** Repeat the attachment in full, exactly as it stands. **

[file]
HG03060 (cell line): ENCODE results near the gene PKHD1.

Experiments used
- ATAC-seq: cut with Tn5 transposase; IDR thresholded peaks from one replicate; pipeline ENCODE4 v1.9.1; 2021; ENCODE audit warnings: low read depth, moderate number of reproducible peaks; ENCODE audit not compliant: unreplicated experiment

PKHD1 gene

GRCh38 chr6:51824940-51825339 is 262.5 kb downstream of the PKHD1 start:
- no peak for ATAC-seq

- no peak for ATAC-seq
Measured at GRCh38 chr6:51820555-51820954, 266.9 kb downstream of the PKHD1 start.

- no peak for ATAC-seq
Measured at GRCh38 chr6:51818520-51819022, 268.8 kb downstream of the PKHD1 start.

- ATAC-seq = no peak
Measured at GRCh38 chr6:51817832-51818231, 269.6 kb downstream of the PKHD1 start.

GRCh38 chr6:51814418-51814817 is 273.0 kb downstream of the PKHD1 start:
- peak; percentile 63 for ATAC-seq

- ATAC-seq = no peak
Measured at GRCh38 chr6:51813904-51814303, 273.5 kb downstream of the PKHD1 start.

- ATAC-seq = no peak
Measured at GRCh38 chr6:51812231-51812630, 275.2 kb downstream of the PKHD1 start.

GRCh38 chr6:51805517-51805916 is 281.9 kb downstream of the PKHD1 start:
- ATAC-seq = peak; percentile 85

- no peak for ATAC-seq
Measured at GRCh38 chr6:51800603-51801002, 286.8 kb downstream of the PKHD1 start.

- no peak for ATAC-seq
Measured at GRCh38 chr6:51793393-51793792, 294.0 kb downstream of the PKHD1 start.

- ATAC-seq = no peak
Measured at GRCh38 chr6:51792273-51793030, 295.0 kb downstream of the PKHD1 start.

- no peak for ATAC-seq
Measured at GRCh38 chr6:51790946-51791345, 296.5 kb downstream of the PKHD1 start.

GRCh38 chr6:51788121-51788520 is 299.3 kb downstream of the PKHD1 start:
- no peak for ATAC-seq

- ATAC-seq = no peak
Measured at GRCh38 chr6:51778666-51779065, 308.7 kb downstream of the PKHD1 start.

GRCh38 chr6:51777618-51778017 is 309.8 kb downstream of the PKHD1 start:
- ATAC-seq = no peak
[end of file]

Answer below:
HG03060 (cell line): ENCODE results near the gene PKHD1.

Experiments used
- ATAC-seq: cut with Tn5 transposase; IDR thresholded peaks from one replicate; pipeline ENCODE4 v1.9.1; 2021; ENCODE audit warnings: low read depth, moderate number of reproducible peaks; ENCODE audit not compliant: unreplicated experiment

PKHD1 gene

GRCh38 chr6:51824940-51825339 is 262.5 kb downstream of the PKHD1 start:
- no peak for ATAC-seq

- no peak for ATAC-seq
Measured at GRCh38 chr6:51820555-51820954, 266.9 kb downstream of the PKHD1 start.

- no peak for ATAC-seq
Measured at GRCh38 chr6:51818520-51819022, 268.8 kb downstream of the PKHD1 start.

- ATAC-seq = no peak
Measured at GRCh38 chr6:51817832-51818231, 269.6 kb downstream of the PKHD1 start.

GRCh38 chr6:51814418-51814817 is 273.0 kb downstream of the PKHD1 start:
- peak; percentile 63 for ATAC-seq

- ATAC-seq = no peak
Measured at GRCh38 chr6:51813904-51814303, 273.5 kb downstream of the PKHD1 start.

- ATAC-seq = no peak
Measured at GRCh38 chr6:51812231-51812630, 275.2 kb downstream of the PKHD1 start.

GRCh38 chr6:51805517-51805916 is 281.9 kb downstream of the PKHD1 start:
- ATAC-seq = peak; percentile 85

- no peak for ATAC-seq
Measured at GRCh38 chr6:51800603-51801002, 286.8 kb downstream of the PKHD1 start.

- no peak for ATAC-seq
Measured at GRCh38 chr6:51793393-51793792, 294.0 kb downstream of the PKHD1 start.

- ATAC-seq = no peak
Measured at GRCh38 chr6:51792273-51793030, 295.0 kb downstream of the PKHD1 start.

- no peak for ATAC-seq
Measured at GRCh38 chr6:51790946-51791345, 296.5 kb downstream of the PKHD1 start.

GRCh38 chr6:51788121-51788520 is 299.3 kb downstream of the PKHD1 start:
- no peak for ATAC-seq

- ATAC-seq = no peak
Measured at GRCh38 chr6:51778666-51779065, 308.7 kb downstream of the PKHD1 start.

GRCh38 chr6:51777618-51778017 is 309.8 kb downstream of the PKHD1 start:
- ATAC-seq = no peak